Aderet, Israel

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Aderet
אַדֶּרֶת
Hebrew transcription(s)
 • official Adderet
Aderet is located in Israel
Aderet
Aderet
Coordinates: 31°39′36.71″N 34°59′42.36″E / 31.6601972°N 34.9951000°E / 31.6601972; 34.9951000Coordinates: 31°39′36.71″N 34°59′42.36″E / 31.6601972°N 34.9951000°E / 31.6601972; 34.9951000
District Jerusalem
Council Mateh Yehuda
Affiliation Moshavim Movement
Founded 1961
Founded by Moroccan immigrants
Population (2012) 797[1]
Name meaning Glorious (Vine)

Aderet (Hebrew: אַדֶּרֶת) is a moshav in central Israel. Located in the Judean foothills in the Adullam region, south of Beit Shemesh, west of Gush Etzion and overlooking the Valley of Elah, it falls under the jurisdiction of Mateh Yehuda Regional Council. In 2012 it had a population of 797.[1]

History[edit]

The moshav was founded in the early 1960s by immigrants from the Atlas Mountains in Morocco. Its name was taken from Book of Ezekiel 17:8,[2] meaning "glorious" in the phrase "glorious vine", a symbol of reborn Israel. The name recalls the viticulture in the area.

The founders were involved in poultry farming and other agricultural activities until the late 1980s, when the village evolved into a dormitory community for Jerusalem (40 km) and Tel Aviv (65 km). In 1997 a new neighborhood was built, bringing the population to over 110 families. An additional building project started in late 2006 for seventy plots.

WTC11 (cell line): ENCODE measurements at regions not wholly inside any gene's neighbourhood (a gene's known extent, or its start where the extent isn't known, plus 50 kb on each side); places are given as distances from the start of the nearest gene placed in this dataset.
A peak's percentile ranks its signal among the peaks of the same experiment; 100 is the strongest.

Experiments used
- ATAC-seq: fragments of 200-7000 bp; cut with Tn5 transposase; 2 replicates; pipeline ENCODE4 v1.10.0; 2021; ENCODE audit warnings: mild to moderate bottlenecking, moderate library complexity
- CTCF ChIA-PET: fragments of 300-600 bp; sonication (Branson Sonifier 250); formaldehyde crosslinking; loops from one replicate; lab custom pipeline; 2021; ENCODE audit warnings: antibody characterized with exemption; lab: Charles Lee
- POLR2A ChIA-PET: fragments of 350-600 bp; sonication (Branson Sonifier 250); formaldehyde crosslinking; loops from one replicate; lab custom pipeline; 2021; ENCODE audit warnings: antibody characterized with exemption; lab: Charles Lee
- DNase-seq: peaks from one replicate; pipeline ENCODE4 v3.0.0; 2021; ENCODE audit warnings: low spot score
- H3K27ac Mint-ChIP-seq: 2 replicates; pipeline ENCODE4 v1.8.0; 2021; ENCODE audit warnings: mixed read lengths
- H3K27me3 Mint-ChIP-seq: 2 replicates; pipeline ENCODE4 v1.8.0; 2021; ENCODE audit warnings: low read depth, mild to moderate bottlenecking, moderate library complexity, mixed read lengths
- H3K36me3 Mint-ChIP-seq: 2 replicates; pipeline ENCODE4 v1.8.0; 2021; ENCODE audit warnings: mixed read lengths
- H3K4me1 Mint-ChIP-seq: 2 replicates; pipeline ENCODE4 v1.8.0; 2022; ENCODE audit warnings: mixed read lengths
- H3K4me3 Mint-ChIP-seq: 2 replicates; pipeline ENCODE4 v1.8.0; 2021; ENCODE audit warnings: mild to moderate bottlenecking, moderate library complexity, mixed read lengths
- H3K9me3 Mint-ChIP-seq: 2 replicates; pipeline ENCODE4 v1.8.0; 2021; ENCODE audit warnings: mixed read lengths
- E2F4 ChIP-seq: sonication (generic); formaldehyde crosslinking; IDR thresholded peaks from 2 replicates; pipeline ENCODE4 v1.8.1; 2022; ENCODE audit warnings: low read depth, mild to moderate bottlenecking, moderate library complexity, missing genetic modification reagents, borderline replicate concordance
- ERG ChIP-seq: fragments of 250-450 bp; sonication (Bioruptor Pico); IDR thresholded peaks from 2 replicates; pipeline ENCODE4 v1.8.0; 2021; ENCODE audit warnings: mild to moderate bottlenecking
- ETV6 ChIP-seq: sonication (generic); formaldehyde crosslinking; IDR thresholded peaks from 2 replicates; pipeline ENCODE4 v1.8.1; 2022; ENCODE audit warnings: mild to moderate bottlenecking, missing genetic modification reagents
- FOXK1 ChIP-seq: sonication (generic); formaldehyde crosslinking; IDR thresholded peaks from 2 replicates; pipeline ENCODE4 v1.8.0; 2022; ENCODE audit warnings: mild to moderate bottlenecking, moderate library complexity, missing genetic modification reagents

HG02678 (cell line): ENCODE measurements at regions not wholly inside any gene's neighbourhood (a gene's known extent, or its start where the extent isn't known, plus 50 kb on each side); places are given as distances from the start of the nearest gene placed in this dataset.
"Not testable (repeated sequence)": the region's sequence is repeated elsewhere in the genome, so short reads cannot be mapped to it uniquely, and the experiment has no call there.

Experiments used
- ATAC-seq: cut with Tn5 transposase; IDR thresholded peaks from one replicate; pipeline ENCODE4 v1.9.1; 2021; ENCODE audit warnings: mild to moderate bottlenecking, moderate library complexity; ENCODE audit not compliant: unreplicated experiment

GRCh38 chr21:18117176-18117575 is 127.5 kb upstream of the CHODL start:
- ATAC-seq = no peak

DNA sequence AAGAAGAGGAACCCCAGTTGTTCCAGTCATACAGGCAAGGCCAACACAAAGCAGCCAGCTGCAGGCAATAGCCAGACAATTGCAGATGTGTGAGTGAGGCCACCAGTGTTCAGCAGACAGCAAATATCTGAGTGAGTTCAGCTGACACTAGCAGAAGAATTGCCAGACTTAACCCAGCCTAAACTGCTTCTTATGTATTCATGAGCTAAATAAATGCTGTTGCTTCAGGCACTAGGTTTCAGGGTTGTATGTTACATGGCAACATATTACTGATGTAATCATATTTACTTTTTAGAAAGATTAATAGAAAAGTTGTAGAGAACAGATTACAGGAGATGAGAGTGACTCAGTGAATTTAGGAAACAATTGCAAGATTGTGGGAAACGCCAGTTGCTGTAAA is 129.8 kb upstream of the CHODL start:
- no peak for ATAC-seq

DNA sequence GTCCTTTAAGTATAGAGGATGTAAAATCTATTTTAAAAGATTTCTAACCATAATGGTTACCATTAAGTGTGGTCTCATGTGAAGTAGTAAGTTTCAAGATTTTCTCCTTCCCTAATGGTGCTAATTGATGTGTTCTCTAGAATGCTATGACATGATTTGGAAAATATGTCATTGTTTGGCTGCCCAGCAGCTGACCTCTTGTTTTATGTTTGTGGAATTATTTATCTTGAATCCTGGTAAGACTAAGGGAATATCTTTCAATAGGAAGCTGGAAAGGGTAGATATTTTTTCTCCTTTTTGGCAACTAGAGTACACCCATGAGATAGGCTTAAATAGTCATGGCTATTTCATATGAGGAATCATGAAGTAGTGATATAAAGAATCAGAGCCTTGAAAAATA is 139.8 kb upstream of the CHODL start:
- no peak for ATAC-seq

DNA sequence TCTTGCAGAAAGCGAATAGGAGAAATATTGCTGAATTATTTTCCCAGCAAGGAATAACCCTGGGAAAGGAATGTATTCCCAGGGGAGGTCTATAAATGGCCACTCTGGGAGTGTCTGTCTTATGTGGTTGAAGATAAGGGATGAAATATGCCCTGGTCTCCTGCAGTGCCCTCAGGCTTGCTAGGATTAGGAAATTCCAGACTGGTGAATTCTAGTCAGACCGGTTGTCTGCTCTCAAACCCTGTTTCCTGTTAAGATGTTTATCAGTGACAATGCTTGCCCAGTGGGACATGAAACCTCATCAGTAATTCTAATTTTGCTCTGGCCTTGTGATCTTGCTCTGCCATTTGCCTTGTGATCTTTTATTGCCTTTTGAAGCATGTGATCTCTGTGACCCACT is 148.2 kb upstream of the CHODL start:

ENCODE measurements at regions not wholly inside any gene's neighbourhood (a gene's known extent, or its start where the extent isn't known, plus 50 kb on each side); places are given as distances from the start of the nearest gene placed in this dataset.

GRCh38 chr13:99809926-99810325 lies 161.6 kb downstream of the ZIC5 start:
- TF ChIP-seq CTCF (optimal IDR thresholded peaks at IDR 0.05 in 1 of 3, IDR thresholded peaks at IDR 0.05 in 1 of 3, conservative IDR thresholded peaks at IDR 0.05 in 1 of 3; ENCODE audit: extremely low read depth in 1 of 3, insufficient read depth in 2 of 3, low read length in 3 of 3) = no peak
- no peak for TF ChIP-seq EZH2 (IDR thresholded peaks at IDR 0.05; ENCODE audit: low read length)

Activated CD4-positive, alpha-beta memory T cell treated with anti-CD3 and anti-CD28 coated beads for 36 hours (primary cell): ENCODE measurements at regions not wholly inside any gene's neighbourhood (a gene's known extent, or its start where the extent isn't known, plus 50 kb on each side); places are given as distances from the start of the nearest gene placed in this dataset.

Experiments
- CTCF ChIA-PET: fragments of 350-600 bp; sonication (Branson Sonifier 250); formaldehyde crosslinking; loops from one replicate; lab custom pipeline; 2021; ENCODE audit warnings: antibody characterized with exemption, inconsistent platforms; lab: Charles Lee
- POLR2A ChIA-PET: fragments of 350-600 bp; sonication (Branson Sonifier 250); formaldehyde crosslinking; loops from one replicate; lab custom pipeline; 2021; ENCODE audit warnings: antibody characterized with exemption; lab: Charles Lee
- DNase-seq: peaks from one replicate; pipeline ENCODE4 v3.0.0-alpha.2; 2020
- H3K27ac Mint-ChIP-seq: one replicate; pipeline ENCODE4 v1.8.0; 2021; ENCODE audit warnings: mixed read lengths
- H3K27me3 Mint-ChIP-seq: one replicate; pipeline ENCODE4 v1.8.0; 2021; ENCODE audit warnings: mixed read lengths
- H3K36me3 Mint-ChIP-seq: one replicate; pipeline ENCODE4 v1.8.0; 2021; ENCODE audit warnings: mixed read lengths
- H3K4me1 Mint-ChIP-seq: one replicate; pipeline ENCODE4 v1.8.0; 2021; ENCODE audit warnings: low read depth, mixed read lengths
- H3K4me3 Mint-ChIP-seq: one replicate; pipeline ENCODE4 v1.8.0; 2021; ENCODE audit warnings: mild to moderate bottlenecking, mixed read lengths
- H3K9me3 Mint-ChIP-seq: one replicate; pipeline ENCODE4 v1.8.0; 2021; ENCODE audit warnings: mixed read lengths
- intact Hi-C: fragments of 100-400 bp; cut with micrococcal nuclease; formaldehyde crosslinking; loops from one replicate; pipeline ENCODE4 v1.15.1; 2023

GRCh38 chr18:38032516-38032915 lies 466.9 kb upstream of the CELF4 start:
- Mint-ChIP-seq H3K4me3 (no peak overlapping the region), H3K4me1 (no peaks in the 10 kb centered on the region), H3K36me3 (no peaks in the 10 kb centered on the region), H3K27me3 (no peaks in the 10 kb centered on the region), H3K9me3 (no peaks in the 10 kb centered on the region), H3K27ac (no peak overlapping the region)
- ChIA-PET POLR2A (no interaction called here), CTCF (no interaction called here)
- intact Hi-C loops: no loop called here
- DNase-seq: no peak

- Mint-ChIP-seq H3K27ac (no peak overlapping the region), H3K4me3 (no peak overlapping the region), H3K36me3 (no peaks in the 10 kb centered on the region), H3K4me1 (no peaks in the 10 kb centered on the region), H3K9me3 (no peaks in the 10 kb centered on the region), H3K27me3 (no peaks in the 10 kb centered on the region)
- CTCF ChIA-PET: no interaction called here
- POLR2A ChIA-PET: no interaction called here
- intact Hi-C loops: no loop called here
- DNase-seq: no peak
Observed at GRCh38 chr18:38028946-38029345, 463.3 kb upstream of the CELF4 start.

Education[edit]

There are two kindergartens located on the moshav. School-age children are bused outside the community mostly to either Alon Shvut or Rosh Tzurim. A pre-military mechina, open to both religious and non-religious students, was founded after the year 2000. There are four synagogues in Aderet, and the chief rabbi is Moshe Dadon.

Tourism[edit]

In the vicinity of Aderet are a vineyard and number of archeological sites from the Roman and Byzantine Eras, including the Atari and Midras ruins. The cave of Adullam, famous as a refuge for David during his period of flight from King Saul, is 1 km south of Aderet, and the ancient site of Sokho, now famous for its annual flowering of lupins, is 2 km north.

References[edit]

  1. ^ a b "Locality File" (XLS). Israel Central Bureau of Statistics. 2012. Retrieved November 3, 2013. 
  2. ^ Bitan, Hanna: 1948-1998: Fifty Years of 'Hityashvut': Atlas of Names of Settlements in Israel, Jerusalem 1999, Carta, p.2, ISBN 965-220-423-4 (Hebrew)